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Publication numberUS3965961 A
Publication typeGrant
Application numberUS 05/530,428
Publication dateJun 29, 1976
Filing dateDec 6, 1974
Priority dateSep 23, 1971
Publication number05530428, 530428, US 3965961 A, US 3965961A, US-A-3965961, US3965961 A, US3965961A
InventorsMarius Gunnergaard
Original AssigneeDansk Industri Syndikat A/S
Export CitationBiBTeX, EndNote, RefMan
External Links: USPTO, USPTO Assignment, Espacenet
Method of operating automatic mold part producing apparatus
US 3965961 A
In an automatic mold part producing apparatus having a mold chamber which is filled with mold forming material that subsequently is compressed between a pair of opposite end walls, the mold forming material is forced into said mold chamber by means of pressurized air, the pressure of which is gradually or stepwise increased during the chamber filling operation, for the purpose of achieving uniform compactness or density of the mold forming material throughout the height of the mold chamber.
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I claim:
1. A method of operating mold part producing apparatus including a horizontally disposed mold chamber having a pair of opposite end walls constituted by an axially reciprocal pressure plate and a counter pressure plate, and a mold part form supply bin disposed above said chamber and having communication therewith through an opening in the top of said chamber, said method comprising the steps of supplying material from said bin to said chamber, supplying air under pressure into said bin above said material to apply a vertical force to said material, and increasing the air pressure on said material in said bin toward the latter part of the filling operation to uniformly compact the material the full height of said chamber before compression thereof in the chamber by the pressure plate.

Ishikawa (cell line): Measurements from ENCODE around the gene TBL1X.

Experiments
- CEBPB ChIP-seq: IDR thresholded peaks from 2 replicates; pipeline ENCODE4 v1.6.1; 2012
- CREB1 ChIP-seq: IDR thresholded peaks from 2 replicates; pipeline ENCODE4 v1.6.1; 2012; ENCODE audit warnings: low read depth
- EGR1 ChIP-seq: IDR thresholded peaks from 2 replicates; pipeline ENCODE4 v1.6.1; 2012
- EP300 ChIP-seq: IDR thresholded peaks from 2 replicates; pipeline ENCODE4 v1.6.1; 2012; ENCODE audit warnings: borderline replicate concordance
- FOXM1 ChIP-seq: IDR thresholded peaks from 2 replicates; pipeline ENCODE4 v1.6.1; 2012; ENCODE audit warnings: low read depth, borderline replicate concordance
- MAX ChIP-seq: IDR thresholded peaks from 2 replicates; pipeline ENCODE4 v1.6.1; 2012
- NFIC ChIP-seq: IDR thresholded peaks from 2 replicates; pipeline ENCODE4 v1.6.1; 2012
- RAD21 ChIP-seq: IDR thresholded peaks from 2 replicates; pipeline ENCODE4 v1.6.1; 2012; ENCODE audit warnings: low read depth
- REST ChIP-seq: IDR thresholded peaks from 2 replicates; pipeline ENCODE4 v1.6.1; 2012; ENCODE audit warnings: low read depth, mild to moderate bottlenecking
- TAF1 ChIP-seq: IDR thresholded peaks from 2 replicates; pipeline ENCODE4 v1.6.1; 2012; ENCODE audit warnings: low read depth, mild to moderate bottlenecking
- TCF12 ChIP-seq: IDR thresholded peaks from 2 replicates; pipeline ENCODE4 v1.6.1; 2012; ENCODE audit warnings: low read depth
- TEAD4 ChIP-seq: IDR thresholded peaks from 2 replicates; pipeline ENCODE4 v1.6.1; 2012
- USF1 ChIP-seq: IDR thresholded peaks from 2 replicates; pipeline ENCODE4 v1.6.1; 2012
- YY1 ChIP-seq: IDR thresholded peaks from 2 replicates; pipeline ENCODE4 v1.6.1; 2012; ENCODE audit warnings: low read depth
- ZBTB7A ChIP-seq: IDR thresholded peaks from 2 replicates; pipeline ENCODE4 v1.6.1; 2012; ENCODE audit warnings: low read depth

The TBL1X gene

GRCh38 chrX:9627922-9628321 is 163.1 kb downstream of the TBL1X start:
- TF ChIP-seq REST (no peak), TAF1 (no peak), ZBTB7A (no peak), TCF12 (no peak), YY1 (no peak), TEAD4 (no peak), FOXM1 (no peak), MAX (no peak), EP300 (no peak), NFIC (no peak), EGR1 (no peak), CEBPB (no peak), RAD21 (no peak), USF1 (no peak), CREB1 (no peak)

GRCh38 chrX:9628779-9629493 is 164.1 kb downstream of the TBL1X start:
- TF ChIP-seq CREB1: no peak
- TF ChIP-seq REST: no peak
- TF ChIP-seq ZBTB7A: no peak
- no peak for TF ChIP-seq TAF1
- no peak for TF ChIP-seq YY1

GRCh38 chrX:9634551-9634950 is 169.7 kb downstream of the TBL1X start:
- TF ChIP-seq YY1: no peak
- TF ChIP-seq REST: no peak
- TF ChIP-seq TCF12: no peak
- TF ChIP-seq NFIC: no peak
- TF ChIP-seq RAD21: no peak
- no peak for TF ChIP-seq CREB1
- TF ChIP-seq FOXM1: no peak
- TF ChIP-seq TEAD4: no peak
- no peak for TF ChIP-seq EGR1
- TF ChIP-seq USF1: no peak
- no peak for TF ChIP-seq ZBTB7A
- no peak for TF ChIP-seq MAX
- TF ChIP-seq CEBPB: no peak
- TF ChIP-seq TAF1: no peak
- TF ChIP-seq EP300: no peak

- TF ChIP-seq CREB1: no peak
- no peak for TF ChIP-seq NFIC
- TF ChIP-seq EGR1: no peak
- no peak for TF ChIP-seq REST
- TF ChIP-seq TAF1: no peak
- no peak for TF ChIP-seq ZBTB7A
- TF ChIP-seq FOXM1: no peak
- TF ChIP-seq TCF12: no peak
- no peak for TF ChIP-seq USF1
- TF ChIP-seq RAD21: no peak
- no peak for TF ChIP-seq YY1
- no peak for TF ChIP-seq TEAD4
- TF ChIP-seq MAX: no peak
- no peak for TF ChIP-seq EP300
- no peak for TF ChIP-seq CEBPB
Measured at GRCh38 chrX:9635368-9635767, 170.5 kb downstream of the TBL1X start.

This is a division of application Ser. No. 290,369, filed Sept. 19, 1972, now U.S. Pat. No. 3,880,223.


This invention relates to a method of operating automatic mold part producing apparatus for continuous casting apparatus comprising a mold chamber which, on one side, is closed by a pressure plate or pattern board that reciprocally is displaceable in the axial direction and, on the other side, by a counterpressure plate or pattern board which, for preference, remains stationary during the pressing operation. Through one or more passage apertures the chamber communicates with a supply bin for sand or similar mold forming material which is forced into and fills the mold chamber and subsequently is compressed by the movement of the pressure plate towards the counterpressure plate.

A machine of this type for automatically producing mold parts is disclosed by Jeppesen U.S. Pat. No. 3,008,199. In practice, the mold chamber of this machine is, in its top and/or side walls, provided with one or more slots through which the sand from the supply bin is forced into the mold chamber, for instance, by means of centrifugal impellers or by the use of pressurized air.

When pressurized air is used for this purpose, the supply bin, after having received the requisite quantity of sand, is hermetically sealed off from the surroundings. Following this, the upper part of the supply bin is connected to a pressurized air tank so that the air pressure will force the sand into the mold chamber until it is filled.